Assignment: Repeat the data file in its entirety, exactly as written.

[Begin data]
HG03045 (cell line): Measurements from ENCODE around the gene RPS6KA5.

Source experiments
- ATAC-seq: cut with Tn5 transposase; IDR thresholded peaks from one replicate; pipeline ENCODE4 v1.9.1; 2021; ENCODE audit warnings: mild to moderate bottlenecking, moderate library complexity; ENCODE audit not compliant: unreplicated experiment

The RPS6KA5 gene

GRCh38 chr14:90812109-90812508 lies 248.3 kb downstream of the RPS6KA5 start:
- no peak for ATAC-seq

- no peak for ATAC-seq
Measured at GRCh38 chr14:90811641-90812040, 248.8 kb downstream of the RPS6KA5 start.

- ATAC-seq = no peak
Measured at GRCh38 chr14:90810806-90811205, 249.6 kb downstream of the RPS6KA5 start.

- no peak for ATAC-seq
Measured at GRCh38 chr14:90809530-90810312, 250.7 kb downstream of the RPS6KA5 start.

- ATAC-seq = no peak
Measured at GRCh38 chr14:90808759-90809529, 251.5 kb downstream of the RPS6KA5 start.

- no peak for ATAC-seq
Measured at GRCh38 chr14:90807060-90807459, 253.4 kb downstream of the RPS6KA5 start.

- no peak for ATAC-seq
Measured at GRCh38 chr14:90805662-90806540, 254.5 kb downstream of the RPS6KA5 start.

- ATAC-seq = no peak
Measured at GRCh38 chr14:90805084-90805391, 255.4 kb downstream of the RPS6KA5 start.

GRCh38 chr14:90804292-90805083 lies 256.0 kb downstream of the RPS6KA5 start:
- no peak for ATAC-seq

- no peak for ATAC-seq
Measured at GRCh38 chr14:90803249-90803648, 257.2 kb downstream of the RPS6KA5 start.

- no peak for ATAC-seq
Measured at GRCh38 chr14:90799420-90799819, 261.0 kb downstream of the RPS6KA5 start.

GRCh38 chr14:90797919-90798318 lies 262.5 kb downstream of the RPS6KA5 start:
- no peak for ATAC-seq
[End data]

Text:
HG03045 (cell line): Measurements from ENCODE around the gene RPS6KA5.

Source experiments
- ATAC-seq: cut with Tn5 transposase; IDR thresholded peaks from one replicate; pipeline ENCODE4 v1.9.1; 2021; ENCODE audit warnings: mild to moderate bottlenecking, moderate library complexity; ENCODE audit not compliant: unreplicated experiment

The RPS6KA5 gene

GRCh38 chr14:90812109-90812508 lies 248.3 kb downstream of the RPS6KA5 start:
- no peak for ATAC-seq

- no peak for ATAC-seq
Measured at GRCh38 chr14:90811641-90812040, 248.8 kb downstream of the RPS6KA5 start.

- ATAC-seq = no peak
Measured at GRCh38 chr14:90810806-90811205, 249.6 kb downstream of the RPS6KA5 start.

- no peak for ATAC-seq
Measured at GRCh38 chr14:90809530-90810312, 250.7 kb downstream of the RPS6KA5 start.

- ATAC-seq = no peak
Measured at GRCh38 chr14:90808759-90809529, 251.5 kb downstream of the RPS6KA5 start.

- no peak for ATAC-seq
Measured at GRCh38 chr14:90807060-90807459, 253.4 kb downstream of the RPS6KA5 start.

- no peak for ATAC-seq
Measured at GRCh38 chr14:90805662-90806540, 254.5 kb downstream of the RPS6KA5 start.

- ATAC-seq = no peak
Measured at GRCh38 chr14:90805084-90805391, 255.4 kb downstream of the RPS6KA5 start.

GRCh38 chr14:90804292-90805083 lies 256.0 kb downstream of the RPS6KA5 start:
- no peak for ATAC-seq

- no peak for ATAC-seq
Measured at GRCh38 chr14:90803249-90803648, 257.2 kb downstream of the RPS6KA5 start.

- no peak for ATAC-seq
Measured at GRCh38 chr14:90799420-90799819, 261.0 kb downstream of the RPS6KA5 start.

GRCh38 chr14:90797919-90798318 lies 262.5 kb downstream of the RPS6KA5 start:
- no peak for ATAC-seq